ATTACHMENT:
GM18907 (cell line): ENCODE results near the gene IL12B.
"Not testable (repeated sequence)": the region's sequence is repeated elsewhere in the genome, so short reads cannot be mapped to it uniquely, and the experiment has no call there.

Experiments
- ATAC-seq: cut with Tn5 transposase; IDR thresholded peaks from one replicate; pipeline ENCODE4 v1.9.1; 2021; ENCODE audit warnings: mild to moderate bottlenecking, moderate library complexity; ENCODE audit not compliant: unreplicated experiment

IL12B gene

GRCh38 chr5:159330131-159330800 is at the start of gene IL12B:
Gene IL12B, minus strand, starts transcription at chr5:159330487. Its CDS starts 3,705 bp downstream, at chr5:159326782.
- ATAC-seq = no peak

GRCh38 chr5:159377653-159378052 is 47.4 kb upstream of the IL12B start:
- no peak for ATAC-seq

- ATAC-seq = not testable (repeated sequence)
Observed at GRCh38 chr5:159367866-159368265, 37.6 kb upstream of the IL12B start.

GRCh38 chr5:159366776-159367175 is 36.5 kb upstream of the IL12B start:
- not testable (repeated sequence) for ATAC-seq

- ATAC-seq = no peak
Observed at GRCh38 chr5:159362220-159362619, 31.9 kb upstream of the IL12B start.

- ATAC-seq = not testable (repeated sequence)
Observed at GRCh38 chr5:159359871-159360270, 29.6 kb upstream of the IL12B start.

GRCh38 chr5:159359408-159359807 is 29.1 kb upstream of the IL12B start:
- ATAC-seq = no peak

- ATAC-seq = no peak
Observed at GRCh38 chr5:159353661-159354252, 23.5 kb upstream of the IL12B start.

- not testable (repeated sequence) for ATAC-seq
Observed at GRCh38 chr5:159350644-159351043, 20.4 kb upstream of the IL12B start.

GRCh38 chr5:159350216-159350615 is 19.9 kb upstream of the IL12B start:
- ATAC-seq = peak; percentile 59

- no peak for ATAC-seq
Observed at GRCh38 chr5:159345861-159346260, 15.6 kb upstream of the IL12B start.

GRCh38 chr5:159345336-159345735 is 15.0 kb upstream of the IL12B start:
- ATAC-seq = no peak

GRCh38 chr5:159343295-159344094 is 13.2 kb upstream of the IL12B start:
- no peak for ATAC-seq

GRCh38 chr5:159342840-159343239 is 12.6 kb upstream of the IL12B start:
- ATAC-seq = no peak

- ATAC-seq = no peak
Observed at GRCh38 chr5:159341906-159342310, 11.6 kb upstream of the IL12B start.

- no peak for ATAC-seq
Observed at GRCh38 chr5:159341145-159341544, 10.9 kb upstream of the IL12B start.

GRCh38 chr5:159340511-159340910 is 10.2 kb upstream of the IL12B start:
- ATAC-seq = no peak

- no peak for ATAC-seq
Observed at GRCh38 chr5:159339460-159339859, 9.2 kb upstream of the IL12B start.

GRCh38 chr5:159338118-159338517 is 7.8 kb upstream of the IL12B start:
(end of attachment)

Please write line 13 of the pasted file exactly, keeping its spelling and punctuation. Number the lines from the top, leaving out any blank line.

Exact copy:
GRCh38 chr5:159366776-159367175 is 36.5 kb upstream of the IL12B start: